South Korea’s fabricated quartz maker Wonik QnC said Friday it had completed an acquisition of quartz and ceramics business units owned by New York-based company Momentive Performance Materials for $266 million, in a bid to achieve a vertical integration of its supply chain.
Wonik QnC based in Gumi, North Gyeongsang Province, makes components for semiconductors, displays and other products using quartz.
The cross-border deal will allow the company to wholly own the world’s leading fused quartz material supplier units, which have subsidiaries in China, Germany, Japan and the United States.
“(Wonik QnC’s) global competitors in quartz fabrication had their own material supplier businesses, and we did not have one until the deal,” a company representative told The Korea Herald.
(Courtesy of Momentive)
The announcement came eight months after a group of Korean investors -- KCC, Wonik QnC and financial investor SJL Partners -- closed a $3 billion deal to become silicon-to-quartz giant Momentive’s largest shareholder through a special purpose company, called MOM Holding Co.
While Momentive’s silicon division was handed over to KCC, its quartz and ceramics operation was taken over by Wonik QnC.
Wonik QnC bought shares in Momentive’s quartz business unit in exchange for $266 million in promissory notes issued by MOM Holding.
The parent company of Momentive is responsible for payment for the deal to MOMQ Holding Company, another special purpose company in which Wonik QnC holds a controlling stake.
Of the total, MOM Holding owes MOMQ Holding some $106.5 million, as MOM Holding is due to pay for a capital reduction for MOMQ Holding’s 9 percent ownership of MOM Holding. Another bundle of notes worth $160.2 million are owed to creditors -- the Export-Import Bank of Korea, KEB Hana Bank and the Korea Development Bank.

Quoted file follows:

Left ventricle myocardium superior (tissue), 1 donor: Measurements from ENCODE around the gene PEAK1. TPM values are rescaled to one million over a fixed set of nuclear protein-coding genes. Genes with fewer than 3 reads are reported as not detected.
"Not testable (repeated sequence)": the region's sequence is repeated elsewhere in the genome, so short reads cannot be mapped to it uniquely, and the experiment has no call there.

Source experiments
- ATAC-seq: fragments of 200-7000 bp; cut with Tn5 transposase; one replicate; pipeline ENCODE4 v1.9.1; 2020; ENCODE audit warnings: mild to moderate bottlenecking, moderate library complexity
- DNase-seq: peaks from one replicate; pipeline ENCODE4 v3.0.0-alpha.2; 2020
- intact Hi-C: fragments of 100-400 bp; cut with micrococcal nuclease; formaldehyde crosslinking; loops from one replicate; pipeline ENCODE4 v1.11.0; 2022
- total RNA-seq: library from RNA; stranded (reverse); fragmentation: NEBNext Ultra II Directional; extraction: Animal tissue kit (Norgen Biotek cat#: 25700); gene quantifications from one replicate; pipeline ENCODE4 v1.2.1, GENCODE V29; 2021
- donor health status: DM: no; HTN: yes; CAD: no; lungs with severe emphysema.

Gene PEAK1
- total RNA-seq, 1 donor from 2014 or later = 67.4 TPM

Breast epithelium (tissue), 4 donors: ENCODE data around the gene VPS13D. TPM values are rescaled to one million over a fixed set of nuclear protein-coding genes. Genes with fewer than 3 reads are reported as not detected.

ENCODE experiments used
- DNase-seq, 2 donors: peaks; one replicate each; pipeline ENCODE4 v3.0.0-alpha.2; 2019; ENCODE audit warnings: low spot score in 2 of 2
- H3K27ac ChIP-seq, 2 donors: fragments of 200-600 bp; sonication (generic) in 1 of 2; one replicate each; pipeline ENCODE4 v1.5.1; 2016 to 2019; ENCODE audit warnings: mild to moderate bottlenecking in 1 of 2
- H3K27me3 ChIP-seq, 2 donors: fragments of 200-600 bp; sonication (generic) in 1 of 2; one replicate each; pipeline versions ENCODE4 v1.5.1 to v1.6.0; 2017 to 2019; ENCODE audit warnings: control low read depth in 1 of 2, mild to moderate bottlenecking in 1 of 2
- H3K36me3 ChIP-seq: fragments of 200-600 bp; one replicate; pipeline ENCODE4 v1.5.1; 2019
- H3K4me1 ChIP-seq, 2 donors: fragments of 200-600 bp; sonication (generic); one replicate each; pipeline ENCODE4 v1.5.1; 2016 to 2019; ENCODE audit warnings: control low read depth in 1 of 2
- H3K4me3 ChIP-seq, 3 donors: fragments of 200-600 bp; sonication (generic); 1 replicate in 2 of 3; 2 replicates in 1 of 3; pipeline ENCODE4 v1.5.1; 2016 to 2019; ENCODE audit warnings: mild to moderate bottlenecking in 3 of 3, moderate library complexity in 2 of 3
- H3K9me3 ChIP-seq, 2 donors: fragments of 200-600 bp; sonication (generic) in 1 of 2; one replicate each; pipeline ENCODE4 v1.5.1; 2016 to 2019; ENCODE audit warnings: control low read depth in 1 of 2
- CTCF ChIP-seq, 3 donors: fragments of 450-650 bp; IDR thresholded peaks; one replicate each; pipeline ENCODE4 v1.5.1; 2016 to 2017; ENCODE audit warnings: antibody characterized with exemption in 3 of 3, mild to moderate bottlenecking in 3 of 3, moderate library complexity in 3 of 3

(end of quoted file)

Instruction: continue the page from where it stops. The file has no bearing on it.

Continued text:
MOMQ Holding will continue to serve as an intermediary holding company to own Momentive’s quartz material arm, according to Wonik QnC.
Wonik QnC manufactures fused quartz plates for semiconductor wafers, as well as quartz products for display panels and solar panels, running operations in countries including Korea, China, Germany and the United States.
The firm was spun off from Wonik, a company dedicated to materials and equipment for semiconductors, in 2013. It recorded a 41.2 billion won ($35.3 million) net profit for 2018, up some 40 percent on-year.
The Momentive deal is projected to add 200 billion in income to its consolidated financial report for 2020, while Wonik QnC’s revenue is estimated to nearly doubled on-year, Kim Yang-jae, an analyst at Wonik QnC, wrote in a note to investors on Thursday.
The deal also inches closer to an initial public offering on the Hong Kong Stock Exchange by 2024, announced last year. Wonik QnC said the IPO plan had yet to come together at this moment.
By Son Ji-hyoung (firstname.lastname@example.org